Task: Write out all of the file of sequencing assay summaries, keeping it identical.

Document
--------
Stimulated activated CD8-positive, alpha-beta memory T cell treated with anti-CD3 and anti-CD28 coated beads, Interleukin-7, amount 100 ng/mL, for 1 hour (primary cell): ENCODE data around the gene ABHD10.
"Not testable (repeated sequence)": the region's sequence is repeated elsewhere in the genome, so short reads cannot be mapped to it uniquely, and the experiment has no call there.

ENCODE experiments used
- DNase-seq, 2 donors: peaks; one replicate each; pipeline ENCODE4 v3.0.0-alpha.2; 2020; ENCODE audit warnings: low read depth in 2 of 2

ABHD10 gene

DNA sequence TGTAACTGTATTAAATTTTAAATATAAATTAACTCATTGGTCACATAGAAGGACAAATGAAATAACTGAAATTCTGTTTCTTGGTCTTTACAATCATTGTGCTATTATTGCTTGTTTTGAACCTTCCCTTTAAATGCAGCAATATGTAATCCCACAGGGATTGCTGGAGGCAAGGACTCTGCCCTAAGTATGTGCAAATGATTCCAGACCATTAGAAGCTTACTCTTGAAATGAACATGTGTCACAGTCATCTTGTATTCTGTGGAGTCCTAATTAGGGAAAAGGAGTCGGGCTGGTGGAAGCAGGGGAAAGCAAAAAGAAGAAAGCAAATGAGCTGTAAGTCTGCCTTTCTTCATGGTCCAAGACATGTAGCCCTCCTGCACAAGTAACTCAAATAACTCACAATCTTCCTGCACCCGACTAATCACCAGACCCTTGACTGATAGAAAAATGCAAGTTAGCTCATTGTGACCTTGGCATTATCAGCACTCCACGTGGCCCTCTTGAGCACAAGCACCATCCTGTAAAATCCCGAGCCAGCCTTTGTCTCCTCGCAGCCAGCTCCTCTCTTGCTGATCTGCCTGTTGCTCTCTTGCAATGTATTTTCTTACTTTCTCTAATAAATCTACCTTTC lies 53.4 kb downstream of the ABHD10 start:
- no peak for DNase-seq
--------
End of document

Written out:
Stimulated activated CD8-positive, alpha-beta memory T cell treated with anti-CD3 and anti-CD28 coated beads, Interleukin-7, amount 100 ng/mL, for 1 hour (primary cell): ENCODE data around the gene ABHD10.
"Not testable (repeated sequence)": the region's sequence is repeated elsewhere in the genome, so short reads cannot be mapped to it uniquely, and the experiment has no call there.

ENCODE experiments used
- DNase-seq, 2 donors: peaks; one replicate each; pipeline ENCODE4 v3.0.0-alpha.2; 2020; ENCODE audit warnings: low read depth in 2 of 2

ABHD10 gene

DNA sequence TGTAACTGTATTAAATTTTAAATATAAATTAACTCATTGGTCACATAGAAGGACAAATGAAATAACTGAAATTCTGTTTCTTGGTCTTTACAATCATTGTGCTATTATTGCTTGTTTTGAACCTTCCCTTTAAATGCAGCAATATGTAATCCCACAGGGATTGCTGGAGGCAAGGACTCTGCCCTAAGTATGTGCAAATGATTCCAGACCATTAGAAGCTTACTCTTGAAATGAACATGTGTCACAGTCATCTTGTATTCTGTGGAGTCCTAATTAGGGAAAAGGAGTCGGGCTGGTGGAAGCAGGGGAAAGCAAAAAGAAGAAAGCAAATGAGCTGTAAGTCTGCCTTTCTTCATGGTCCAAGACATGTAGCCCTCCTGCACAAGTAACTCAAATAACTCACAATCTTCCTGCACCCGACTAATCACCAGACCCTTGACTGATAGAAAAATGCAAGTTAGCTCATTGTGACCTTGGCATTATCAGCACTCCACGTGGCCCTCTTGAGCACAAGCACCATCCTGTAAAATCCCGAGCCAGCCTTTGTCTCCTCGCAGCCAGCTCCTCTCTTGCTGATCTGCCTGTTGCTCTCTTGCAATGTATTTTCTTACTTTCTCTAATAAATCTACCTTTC lies 53.4 kb downstream of the ABHD10 start:
- no peak for DNase-seq